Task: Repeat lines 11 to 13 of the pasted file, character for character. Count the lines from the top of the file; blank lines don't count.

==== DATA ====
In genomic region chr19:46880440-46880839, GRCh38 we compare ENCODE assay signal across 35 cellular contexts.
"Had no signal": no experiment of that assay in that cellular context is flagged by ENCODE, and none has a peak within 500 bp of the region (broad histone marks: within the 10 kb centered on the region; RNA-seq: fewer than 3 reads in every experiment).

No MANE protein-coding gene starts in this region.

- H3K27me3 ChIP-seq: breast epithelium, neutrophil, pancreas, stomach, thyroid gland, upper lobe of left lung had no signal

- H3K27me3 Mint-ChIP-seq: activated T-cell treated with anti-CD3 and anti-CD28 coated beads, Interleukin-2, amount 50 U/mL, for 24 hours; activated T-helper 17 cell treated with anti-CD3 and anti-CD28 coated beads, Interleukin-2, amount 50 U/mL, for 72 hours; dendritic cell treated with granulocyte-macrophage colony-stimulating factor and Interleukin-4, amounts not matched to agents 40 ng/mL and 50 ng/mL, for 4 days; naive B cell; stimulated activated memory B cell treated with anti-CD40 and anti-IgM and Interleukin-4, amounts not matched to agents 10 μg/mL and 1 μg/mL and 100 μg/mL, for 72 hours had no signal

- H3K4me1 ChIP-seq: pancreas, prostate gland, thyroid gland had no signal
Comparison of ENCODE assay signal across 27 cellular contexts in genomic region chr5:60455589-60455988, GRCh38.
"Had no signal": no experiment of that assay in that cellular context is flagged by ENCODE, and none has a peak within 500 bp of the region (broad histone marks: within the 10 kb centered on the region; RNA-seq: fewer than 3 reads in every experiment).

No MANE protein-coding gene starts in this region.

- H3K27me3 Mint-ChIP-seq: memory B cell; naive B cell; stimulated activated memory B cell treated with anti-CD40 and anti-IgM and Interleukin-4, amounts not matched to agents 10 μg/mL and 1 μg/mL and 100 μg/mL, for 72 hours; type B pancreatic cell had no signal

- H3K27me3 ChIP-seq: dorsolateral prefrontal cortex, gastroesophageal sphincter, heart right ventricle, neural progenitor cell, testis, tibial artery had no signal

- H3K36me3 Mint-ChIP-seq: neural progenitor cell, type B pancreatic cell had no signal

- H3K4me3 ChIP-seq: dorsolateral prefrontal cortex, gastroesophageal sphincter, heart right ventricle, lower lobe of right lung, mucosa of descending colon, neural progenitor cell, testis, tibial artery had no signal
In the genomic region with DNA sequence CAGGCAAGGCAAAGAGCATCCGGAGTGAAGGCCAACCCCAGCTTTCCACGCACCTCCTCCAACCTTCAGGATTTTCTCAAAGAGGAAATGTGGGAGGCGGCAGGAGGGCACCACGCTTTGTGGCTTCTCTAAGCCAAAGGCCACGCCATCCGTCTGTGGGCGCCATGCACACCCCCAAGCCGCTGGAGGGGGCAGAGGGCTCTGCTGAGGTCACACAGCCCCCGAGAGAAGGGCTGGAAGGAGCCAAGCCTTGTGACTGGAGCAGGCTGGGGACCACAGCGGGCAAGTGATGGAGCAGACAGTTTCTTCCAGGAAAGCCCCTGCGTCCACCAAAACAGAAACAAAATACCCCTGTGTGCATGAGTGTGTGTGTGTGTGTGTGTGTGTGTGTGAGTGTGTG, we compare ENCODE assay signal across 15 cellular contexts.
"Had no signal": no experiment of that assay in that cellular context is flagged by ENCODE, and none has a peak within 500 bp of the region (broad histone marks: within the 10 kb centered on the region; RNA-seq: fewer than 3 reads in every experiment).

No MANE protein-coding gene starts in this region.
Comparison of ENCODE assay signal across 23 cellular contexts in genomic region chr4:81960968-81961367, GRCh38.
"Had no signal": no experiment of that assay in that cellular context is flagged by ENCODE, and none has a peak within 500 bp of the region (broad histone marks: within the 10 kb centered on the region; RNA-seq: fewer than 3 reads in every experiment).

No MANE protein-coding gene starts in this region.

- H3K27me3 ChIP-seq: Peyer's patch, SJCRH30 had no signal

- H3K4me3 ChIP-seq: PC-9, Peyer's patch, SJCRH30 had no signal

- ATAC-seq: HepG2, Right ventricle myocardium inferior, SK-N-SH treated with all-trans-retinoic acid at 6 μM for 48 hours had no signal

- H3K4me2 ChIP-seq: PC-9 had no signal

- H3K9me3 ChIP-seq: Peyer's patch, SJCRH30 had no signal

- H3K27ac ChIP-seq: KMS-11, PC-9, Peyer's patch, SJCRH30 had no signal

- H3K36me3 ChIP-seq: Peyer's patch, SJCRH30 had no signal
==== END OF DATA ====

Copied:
- H3K27me3 ChIP-seq: dorsolateral prefrontal cortex, gastroesophageal sphincter, heart right ventricle, neural progenitor cell, testis, tibial artery had no signal

- H3K36me3 Mint-ChIP-seq: neural progenitor cell, type B pancreatic cell had no signal

- H3K4me3 ChIP-seq: dorsolateral prefrontal cortex, gastroesophageal sphincter, heart right ventricle, lower lobe of right lung, mucosa of descending colon, neural progenitor cell, testis, tibial artery had no signal